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Halle Berry apologizes and steps away from transgender role after backlash

Actress Halle Berry
Actress Halle Berry is no longer considering playing a trans character.
(Evan Agostini / Invision / Associated Press)

Following a social-media outcry, actress Halle Berry has apologized and vacated a transgender role in an upcoming film.

The Academy Award winner came under fire over the weekend when she revealed on Instagram Live that she would probably lop off her hair to play the character in her next project and repeatedly misgendered the character during the interview.

“I’m thinking of [playing] a character where the woman is a trans character, so her hair is going to have to be [short]. She’s a woman that transitioned into a man,” Berry said in a recent chat with hairstylist Christin Brown. “She’s a character in a project I love that I might be doing.

“It’s really important to me to tell stories. And that’s a woman. That’s a female story,” Berry added. “She transitions to a man, but I want to understand the why, the how of that.”

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Berry and Brown were really excited about the project, but social media was not. Following an outpouring of criticism, the “Monster’s Ball” star issued an apology Monday and committed herself to being a better ally.

“As a cisgender woman, I now understand that I should not have considered this role, and that the transgender community should undeniably have the opportunity to tell their own stories,” she wrote on Twitter.

“I am grateful for the guidance and critical conversation over the past few days and I will continue to listen, educate and learn from this mistake,” Berry added. “I vow to be an ally in using my voice to promote better representation on-screen, both in front of and behind the camera.”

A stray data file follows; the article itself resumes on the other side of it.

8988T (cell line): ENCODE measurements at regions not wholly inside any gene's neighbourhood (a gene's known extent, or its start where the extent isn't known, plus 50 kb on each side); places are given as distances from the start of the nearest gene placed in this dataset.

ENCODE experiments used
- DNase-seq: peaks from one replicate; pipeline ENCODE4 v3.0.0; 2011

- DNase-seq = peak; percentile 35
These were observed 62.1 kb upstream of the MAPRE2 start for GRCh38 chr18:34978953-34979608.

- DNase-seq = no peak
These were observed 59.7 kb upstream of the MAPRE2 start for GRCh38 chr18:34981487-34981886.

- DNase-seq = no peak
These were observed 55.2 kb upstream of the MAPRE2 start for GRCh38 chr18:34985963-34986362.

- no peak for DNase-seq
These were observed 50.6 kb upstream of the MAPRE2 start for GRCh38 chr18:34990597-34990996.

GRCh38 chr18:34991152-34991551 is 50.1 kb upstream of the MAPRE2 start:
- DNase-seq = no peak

The LGBTQ+ advocacy group GLAAD applauded the actress’ decision and steered her toward the recent documentary “Disclosure,” which examines Hollywood’s treatment of transgender characters and actors.

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“Disclosure” director Sam Feder, along with interview subjects including Laverne Cox explore transgender representation — and misrepresentation — in Hollywood culture.

“We are pleased that [Halle Berry] listened to the concerns of transgender people and learned from them. Other powerful people should do the same. A good place to start is by watching to learn about trans representation in media,” the group tweeted Monday in response to her apology.

Brown, a self-identified queer woman of color, also issued her own apology on Instagram following the interview.

“What started off as a conversation around hair and our identities as black women, I then asked a creative question,” the textured-hair specialist wrote Tuesday. “The answer to said question spiraled into a major teachable moment for myself and for all involved. I realize the error in my saying that ‘I speak for the entire LGBTQIA community...’. I apologize for the overstatement and will be sure to stay in my lane by not speaking for others.”

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Hollywood has a long history of giving white, straight actors the roles of LGBTQ+ individuals, many of whom have gone on to win Oscars or earn nominations for their portrayals — Julie Andrews (“Victor, Victoria”), Eddie Redmayne (“The Danish Girl”), Heath Ledger and Jake Gyllenhaal (“Brokeback Mountain”), Hilary Swank (“Boys Don’t Cry”), Sean Penn (“Milk”) and Felicity Huffman (“Transamerica”), among them.

Berry is the latest star to step away from a role to promote inclusion and diversity. The global outcry following George Floyd’s death at the hands of Minneapolis police this year has prompted a concerted effort to promote Black lives and livelihoods.

White actors Kristen Bell, Jenny Slate, Alison Brie and Mike Henry have also stepped down from their animated roles to make way for more racially appropriate casting of their characters on “Central Park,” “Big Mouth,” “Bojack Horseman” and “Family Guy,” respectively. “The Simpsons” announced late last month that it would also recast its Black characters with Black actors.

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The artist Texas Isaiah celebrates the black transgender and gender-nonconforming community with VSCO and the Marsha P. Johnson Institute.


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